In the world of commercial contracts, “boilerplate” means certain routine clauses that appear in nearly all business agreements. They typically address the mechanics of the contract, such as what law governs a dispute and if a catastrophic event will suspend performance obligations. It is a common misconception that boilerplate provisions are generic and nonnegotiable, which is one reason they are often overlooked. However, it is important to understand that while “boilerplate” refers to standard types of clauses, the terms in those clauses are not standard, and they are negotiable. Because these terms may significantly impact the parties’ rights and obligations under the contract, understanding them is vital.
Below are 3 of the most common boilerplate provisions and why they deserve attention:
This boilerplate provision sets out key aspects concerning how the parties will resolve a contract dispute, including which jurisdiction’s laws will apply to a dispute (a.k.a. choice of law), location of the court that will adjudicate the dispute (a.k.a. venue), and at what stage, if any, mediators or arbitrators may be involved in resolving the dispute. Along with choice of law, this clause may also dictate in which county, state, or country a lawsuit must be filed if the dispute goes to court. For example, if each party is located in a different state and the main output (e.g., manufactured computer chips) occurs in yet another state, their commercial contract should clarify which state law and venue apply. Contracting parties from different states may opt for a “neutral” state’s law to govern a dispute, such as New York or Delaware, as a mutually acceptable compromise.
A lawsuit’s venue may be critical, and sometimes dispositive, to the decision. For example, given that the availability of injunctive relief varies by circuit, venue can play a critical role in an intellectual property infringement dispute. While some parties may consider it reasonable to select one state’s laws to govern a dispute but a different state’s courts to adjudicate it, judges tend to look unfavorably on such arrangements. Thus, it is generally advisable for a commercial contract to specify the same jurisdiction for both governing law and forum. Given that this boilerplate provision details how a contract dispute will be resolved, it merits focused attention.
Entire Agreement (a.k.a. Integration Clause)
This boilerplate provision confirms that the contract signed by the parties includes all key aspects of the business arrangement, establishing that if something isn’t in the contract, it is not part of the deal. It may also specifically exclude the parties’ prior and contemporaneous business proposals, letters of intent, and the like. So, for example, if the business team considers the vendor’s proposed tech development timeline critical to the deal’s success, then it should be expressly included and incorporated into the contract. Because an entire agreement clause states that the contract terms are complete and final, the contract should incorporate all key aspects of the parties’ commercial arrangement.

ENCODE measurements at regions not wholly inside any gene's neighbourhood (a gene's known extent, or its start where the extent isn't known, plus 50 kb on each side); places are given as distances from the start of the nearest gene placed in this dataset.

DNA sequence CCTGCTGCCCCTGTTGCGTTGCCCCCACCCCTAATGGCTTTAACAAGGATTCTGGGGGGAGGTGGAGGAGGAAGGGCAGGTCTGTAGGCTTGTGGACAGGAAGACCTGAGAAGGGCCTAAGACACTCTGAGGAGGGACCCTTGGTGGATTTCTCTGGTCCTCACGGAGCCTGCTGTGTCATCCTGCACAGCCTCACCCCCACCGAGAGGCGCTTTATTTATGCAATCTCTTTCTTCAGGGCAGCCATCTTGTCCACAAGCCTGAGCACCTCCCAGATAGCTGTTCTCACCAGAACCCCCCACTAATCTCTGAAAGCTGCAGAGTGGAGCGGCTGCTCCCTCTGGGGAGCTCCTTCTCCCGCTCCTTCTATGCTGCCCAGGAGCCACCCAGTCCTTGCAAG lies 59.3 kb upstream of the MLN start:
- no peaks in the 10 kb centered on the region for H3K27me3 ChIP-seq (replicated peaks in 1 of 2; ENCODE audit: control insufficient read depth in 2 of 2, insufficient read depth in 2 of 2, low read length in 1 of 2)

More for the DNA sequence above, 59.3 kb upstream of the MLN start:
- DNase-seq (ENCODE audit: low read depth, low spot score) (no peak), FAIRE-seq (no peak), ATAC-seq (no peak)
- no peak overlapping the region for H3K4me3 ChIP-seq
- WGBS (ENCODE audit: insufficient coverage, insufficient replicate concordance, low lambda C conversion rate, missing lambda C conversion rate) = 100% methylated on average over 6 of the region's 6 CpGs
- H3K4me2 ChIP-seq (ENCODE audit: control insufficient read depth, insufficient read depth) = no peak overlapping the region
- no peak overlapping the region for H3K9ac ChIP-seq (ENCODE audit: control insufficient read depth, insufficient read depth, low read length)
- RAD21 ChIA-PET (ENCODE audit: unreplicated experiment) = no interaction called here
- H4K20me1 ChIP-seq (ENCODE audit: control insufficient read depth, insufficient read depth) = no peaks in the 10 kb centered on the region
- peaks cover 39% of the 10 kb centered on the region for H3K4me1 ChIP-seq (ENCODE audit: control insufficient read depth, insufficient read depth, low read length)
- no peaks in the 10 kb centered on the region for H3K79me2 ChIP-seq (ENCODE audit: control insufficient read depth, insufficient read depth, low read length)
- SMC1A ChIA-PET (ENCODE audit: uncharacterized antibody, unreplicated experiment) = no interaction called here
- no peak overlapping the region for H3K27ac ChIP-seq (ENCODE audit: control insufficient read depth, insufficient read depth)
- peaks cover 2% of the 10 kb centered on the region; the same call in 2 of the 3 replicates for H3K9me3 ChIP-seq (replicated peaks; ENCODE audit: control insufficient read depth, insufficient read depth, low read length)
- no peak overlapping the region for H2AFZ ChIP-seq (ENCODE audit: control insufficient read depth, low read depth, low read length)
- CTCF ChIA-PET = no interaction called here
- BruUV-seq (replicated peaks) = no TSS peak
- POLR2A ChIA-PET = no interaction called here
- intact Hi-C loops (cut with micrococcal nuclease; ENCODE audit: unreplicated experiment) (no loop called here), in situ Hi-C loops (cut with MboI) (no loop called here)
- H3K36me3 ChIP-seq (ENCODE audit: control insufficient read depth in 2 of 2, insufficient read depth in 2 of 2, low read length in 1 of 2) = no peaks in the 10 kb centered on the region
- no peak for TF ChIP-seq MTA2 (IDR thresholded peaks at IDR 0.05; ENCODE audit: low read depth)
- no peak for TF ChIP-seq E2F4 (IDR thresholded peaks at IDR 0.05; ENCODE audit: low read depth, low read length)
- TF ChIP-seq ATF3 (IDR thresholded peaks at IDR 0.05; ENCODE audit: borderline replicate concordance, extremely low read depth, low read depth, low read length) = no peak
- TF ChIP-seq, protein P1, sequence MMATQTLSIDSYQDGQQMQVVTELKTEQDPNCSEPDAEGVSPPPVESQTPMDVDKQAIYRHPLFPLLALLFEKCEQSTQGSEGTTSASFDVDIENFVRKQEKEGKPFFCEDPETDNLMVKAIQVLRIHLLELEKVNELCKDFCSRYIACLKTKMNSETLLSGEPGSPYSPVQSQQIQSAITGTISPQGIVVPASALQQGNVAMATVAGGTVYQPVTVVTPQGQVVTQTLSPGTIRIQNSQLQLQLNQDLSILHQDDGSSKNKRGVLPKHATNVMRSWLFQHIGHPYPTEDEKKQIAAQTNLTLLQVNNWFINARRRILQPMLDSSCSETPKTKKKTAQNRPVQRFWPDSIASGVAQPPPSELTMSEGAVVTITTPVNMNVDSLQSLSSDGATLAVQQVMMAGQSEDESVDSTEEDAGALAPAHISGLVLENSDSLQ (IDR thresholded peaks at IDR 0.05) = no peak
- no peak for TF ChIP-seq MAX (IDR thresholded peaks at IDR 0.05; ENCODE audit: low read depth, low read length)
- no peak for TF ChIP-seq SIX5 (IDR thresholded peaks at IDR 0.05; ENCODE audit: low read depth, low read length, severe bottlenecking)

This boilerplate provision exempts one or both parties from performing under the contract during a catastrophic event, like a war. Its name translates to “superior force” in French. Generally, it lists the applicable force majeure events, including “acts of God,” that will suspend contract obligations for a set time period during and following such an event. A force majeure event, like a hurricane, may not excuse contract performance obligations unless it is specifically listed in the clause. For example, when the Covid-19 crisis shut down many businesses, force majeure clauses were critical to determining whether or not businesses could be excused from their contractual obligations. If the clause listed epidemic or pandemic, then some businesses were able to rely on it. Many force majeure clauses also list obligations that will remain in effect during the force majeure event, such as payment of fees, which may (or may not) make sense for a particular deal.
If performance by the party affected by the force majeure event is delayed for a certain time period, then the other party may want the right to terminate the agreement and receive a pro rata refund of prepaid fees for the goods or services suspended due to the force majeure event. Since there are many facets to a force majeure clause, it is advisable to seek legal guidance. Likewise, because this clause determines which rights and obligations may be suspended during certain catastrophic events, it is important to try to clarify those terms in advance, rather than attempting to resolve them in the midst of a high-intensity situation.
In closing, keep in mind that while one party may suggest that boilerplate clauses are standard and protect the interests of both parties, in practice, none are per se standard, and they are negotiable. Given their legal and business implications, boilerplate provisions warrant careful consideration and review—ideally with the help of legal counsel before signing any commercial contract. If you would like assistance with a commercial contract, please contact Billie Munro Audia at firstname.lastname@example.org.
Bille Munro Audia is a Partner on our New England-area team. She is a highly effective General Counsel with deep global experience in the tech and retail sectors, and a proven negotiator, achieving success in numerous high-stakes transactions. Billie's practice currently focuses on SaaS deals, cloud-computing transactions and commercializing medical technologies on behalf of her OGC clients.